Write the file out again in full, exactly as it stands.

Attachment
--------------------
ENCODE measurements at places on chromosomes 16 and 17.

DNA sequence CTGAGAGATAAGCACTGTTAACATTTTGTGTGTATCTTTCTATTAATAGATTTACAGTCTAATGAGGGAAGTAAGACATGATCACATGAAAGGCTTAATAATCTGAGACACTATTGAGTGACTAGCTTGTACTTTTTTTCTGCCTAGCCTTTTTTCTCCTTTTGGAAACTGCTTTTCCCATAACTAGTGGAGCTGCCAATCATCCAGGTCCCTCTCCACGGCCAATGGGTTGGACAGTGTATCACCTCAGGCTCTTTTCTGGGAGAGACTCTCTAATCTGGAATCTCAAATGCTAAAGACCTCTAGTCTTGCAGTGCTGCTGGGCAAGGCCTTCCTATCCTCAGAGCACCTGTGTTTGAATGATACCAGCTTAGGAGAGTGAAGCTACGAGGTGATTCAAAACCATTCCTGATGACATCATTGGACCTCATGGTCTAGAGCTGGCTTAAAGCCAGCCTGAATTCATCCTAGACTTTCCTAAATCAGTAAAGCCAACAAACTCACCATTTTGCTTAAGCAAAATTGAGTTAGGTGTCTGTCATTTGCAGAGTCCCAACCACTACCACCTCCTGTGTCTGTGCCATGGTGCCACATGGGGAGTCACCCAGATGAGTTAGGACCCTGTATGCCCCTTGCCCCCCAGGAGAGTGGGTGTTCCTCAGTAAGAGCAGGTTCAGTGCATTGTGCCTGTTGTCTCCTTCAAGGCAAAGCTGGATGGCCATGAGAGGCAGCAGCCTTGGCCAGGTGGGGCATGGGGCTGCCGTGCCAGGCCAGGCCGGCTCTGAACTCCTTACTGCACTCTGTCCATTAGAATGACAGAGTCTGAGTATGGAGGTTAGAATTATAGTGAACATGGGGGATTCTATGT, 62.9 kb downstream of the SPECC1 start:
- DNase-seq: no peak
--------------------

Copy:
ENCODE measurements at places on chromosomes 16 and 17.

DNA sequence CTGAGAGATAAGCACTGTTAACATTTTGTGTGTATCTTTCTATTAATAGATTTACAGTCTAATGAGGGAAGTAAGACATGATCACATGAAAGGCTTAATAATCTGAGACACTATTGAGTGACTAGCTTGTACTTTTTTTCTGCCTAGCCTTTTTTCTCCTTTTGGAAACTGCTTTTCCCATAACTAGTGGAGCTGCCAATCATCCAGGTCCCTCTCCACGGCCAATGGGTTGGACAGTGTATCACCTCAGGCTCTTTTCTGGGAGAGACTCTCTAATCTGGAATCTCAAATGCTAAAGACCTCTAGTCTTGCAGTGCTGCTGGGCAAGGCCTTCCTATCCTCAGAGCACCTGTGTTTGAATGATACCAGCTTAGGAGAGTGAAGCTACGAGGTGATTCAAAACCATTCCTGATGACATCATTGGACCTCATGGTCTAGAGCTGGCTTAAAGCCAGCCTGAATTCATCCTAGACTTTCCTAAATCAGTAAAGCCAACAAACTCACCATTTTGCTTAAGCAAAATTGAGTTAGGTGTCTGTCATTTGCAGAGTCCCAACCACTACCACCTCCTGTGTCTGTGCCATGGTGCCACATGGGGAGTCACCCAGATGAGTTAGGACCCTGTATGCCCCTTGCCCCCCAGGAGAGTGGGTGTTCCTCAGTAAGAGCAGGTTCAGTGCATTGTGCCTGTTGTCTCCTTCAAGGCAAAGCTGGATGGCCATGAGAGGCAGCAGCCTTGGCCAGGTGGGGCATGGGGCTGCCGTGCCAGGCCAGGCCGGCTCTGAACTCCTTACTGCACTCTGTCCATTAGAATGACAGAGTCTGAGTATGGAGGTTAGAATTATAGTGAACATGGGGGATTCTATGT, 62.9 kb downstream of the SPECC1 start:
- DNase-seq: no peak